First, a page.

Scientists are like most people in their attraction to bandwagons. Often this is good, since some parts of any particular science may move more quickly than others, creating a bandwagon for scientists building a career. But sometimes this is detrimental in diverting efforts and money from one aspect of a science to another. All would be fine if the older parts of a science were thoroughly understood, and the new bandwagon opened up the solutions to critical problems.
So what does all this have to do with ecology? Ecology has been one example of a science beset by one bandwagon after another during the past 50 years. Many of these bandwagons were relatively harmless because they started with the promise to solve all problems and ended up contributing a small bit of understanding to the subject as it matured. I am thinking now of energy flow in the 1950s, systems ecology and density dependence in the 1960s, competition theory in the 1970s, and mathematical modelling from the 1980s onward. Other examples could be added to this list. At the moment we have two bandwagons that deserve some discussion – climate change and evolutionary ecology.
Climate change is one of the three most critical problems of our day and so it is understandable that much is written about it. Consequently it appears on all grant and scholarship applications as a relevant field. The problem is twofold. First of all, we should not take weather, the ecological side of climate, as the universal explanation for everything that is changing without considering alternative hypotheses for change. If the geographical distribution of a species is expanding toward the poles, climate change is only one of several possible reasons for this. The factors limiting geographic ranges are multiple and have been studied less well than any ecologist would like. We need to keep in mind that there are other ecological problems out there that are not directly tied in with climate change, and these need to be pursued as well. If you want an example, consider the problem of biological control of invasive species.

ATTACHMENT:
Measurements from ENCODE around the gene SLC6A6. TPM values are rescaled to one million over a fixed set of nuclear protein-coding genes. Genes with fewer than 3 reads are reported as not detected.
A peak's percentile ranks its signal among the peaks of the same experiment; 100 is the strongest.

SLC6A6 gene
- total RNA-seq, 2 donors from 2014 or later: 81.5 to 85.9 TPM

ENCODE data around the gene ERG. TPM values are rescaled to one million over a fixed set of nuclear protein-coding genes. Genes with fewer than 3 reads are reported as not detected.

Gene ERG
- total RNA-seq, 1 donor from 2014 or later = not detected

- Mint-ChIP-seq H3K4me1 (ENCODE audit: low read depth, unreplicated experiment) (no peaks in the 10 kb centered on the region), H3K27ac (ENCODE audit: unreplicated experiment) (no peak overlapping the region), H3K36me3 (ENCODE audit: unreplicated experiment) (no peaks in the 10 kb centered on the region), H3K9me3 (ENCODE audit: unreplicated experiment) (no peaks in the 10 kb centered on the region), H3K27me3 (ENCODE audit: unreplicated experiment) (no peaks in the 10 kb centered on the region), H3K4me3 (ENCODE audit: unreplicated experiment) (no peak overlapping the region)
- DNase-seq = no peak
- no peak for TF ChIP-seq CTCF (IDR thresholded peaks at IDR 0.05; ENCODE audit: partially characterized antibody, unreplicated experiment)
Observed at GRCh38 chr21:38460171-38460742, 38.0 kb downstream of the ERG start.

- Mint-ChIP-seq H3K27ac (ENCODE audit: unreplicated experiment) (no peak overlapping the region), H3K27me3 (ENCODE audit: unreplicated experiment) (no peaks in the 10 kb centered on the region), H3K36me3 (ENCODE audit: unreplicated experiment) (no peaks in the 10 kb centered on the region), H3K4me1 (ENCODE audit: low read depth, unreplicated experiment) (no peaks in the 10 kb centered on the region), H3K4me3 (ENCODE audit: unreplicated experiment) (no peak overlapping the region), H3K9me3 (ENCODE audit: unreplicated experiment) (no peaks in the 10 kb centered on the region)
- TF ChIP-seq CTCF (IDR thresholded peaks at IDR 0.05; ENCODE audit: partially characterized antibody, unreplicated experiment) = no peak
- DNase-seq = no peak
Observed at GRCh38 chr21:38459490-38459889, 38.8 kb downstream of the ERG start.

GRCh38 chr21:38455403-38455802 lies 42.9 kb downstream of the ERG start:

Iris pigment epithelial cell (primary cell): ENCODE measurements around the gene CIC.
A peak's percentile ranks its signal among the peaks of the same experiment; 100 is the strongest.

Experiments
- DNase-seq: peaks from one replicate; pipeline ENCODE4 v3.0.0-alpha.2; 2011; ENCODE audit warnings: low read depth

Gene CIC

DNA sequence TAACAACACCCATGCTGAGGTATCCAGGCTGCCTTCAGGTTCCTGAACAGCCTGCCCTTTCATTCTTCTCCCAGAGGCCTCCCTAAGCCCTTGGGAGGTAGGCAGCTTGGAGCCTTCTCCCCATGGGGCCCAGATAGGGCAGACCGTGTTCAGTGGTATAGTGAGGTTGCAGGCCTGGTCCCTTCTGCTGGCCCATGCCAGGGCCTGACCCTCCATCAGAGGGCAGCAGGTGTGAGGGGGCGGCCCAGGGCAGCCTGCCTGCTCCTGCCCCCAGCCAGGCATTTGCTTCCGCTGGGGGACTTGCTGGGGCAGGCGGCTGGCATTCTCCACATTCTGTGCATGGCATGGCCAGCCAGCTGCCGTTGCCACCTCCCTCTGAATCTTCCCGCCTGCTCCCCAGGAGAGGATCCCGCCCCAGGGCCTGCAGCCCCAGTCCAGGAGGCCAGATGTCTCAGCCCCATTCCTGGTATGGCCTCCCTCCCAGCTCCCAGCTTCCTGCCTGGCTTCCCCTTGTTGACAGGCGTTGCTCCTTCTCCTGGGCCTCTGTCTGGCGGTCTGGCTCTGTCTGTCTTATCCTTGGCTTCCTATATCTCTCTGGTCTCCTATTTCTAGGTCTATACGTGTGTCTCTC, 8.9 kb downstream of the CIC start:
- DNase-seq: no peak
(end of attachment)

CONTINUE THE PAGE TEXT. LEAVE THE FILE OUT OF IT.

Evolutionary ecology is a second bandwagon and I fear it is tilting the entire focus of ecological research. The reason is quite clear – technological advancements in genetic studies. Much of science is driven by technological advances and that is good, but again it should not mean that we ignore other unresolved problems. In particular evolutionary ecology has the great potential to describe the world in great detail without necessarily adding any critical insights. In many cases it is stamp collecting and it reminds me of the saying that “Nero fiddles while Rome burns”. Should we as ecologists be concerned more about the practical problems of our day, or about simply understanding nature? There is no reason of course not to do both, and different individuals have talents in different areas of science. But some ecologists might feel as I do that ecological questions are poorly served by much of evolutionary ecology. I listen to many evolutionary ecologists telling us that their work is solving some ecological question when it is obvious that this is a leap of faith with little substance.
I think we need to ask as ecologists what are the problems we wish to solve, and if we could ever decide on a list of these problems, we could ask where we currently sit in solving these problems. It causes a great focus of the mind to look at a practical problem and ask what ecologists are doing about it. At the moment I am in the Philippines at the International Rice Research Institute, and I am overwhelmed by the ecological questions that interface with sustainable rice cropping in Southeast Asia, of pests and beneficial animals and plants, of migratory birds, of chemical poisons and their impacts on non-target species, the list goes on. The assumption at the moment seems to be that plant breeding and genetics will conquer all problems, but we ought to have a Plan B to look at the community and ecosystem dynamics that centre on a rice paddy, and how that might interface with the changing varieties of rice that are produced. We would be more humble if we moved away from genetic determinism to consider that there are other issues, currently ignored, that only ecologists can solve.
Bandwagons will always occur in science, but we should be careful that not everyone follows the pied pipers of the moment.